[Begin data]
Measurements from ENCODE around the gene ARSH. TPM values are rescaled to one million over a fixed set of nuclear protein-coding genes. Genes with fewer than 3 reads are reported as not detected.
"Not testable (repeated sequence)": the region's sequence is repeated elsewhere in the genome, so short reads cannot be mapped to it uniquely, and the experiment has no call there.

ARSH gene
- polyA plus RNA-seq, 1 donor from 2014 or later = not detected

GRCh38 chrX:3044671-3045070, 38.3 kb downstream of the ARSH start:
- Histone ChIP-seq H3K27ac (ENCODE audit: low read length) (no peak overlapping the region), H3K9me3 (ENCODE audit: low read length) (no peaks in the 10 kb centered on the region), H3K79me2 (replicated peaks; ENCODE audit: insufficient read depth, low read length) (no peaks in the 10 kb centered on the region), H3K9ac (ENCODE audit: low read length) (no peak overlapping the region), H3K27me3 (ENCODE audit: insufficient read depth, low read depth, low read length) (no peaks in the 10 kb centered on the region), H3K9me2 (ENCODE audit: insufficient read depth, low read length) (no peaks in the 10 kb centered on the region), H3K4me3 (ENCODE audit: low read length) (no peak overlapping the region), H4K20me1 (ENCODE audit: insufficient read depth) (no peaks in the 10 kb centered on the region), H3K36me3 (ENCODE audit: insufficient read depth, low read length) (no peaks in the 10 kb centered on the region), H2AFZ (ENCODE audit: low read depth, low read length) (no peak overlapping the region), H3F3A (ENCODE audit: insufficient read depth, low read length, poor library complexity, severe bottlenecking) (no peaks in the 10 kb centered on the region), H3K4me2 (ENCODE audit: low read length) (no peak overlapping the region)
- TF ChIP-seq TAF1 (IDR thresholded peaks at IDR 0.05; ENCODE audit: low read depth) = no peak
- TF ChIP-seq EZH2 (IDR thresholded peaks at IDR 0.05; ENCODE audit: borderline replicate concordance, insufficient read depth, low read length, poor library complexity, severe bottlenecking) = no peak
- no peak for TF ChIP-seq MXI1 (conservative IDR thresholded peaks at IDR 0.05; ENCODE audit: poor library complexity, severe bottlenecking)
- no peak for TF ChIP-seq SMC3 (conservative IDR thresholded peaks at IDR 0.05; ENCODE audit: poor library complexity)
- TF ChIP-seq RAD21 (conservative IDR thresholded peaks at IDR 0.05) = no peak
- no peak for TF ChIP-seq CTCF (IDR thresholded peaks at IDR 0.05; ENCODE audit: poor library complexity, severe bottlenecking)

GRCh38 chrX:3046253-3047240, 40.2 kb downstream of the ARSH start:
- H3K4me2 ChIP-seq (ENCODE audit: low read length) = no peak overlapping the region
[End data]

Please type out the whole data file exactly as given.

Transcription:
Measurements from ENCODE around the gene ARSH. TPM values are rescaled to one million over a fixed set of nuclear protein-coding genes. Genes with fewer than 3 reads are reported as not detected.
"Not testable (repeated sequence)": the region's sequence is repeated elsewhere in the genome, so short reads cannot be mapped to it uniquely, and the experiment has no call there.

ARSH gene
- polyA plus RNA-seq, 1 donor from 2014 or later = not detected

GRCh38 chrX:3044671-3045070, 38.3 kb downstream of the ARSH start:
- Histone ChIP-seq H3K27ac (ENCODE audit: low read length) (no peak overlapping the region), H3K9me3 (ENCODE audit: low read length) (no peaks in the 10 kb centered on the region), H3K79me2 (replicated peaks; ENCODE audit: insufficient read depth, low read length) (no peaks in the 10 kb centered on the region), H3K9ac (ENCODE audit: low read length) (no peak overlapping the region), H3K27me3 (ENCODE audit: insufficient read depth, low read depth, low read length) (no peaks in the 10 kb centered on the region), H3K9me2 (ENCODE audit: insufficient read depth, low read length) (no peaks in the 10 kb centered on the region), H3K4me3 (ENCODE audit: low read length) (no peak overlapping the region), H4K20me1 (ENCODE audit: insufficient read depth) (no peaks in the 10 kb centered on the region), H3K36me3 (ENCODE audit: insufficient read depth, low read length) (no peaks in the 10 kb centered on the region), H2AFZ (ENCODE audit: low read depth, low read length) (no peak overlapping the region), H3F3A (ENCODE audit: insufficient read depth, low read length, poor library complexity, severe bottlenecking) (no peaks in the 10 kb centered on the region), H3K4me2 (ENCODE audit: low read length) (no peak overlapping the region)
- TF ChIP-seq TAF1 (IDR thresholded peaks at IDR 0.05; ENCODE audit: low read depth) = no peak
- TF ChIP-seq EZH2 (IDR thresholded peaks at IDR 0.05; ENCODE audit: borderline replicate concordance, insufficient read depth, low read length, poor library complexity, severe bottlenecking) = no peak
- no peak for TF ChIP-seq MXI1 (conservative IDR thresholded peaks at IDR 0.05; ENCODE audit: poor library complexity, severe bottlenecking)
- no peak for TF ChIP-seq SMC3 (conservative IDR thresholded peaks at IDR 0.05; ENCODE audit: poor library complexity)
- TF ChIP-seq RAD21 (conservative IDR thresholded peaks at IDR 0.05) = no peak
- no peak for TF ChIP-seq CTCF (IDR thresholded peaks at IDR 0.05; ENCODE audit: poor library complexity, severe bottlenecking)

GRCh38 chrX:3046253-3047240, 40.2 kb downstream of the ARSH start:
- H3K4me2 ChIP-seq (ENCODE audit: low read length) = no peak overlapping the region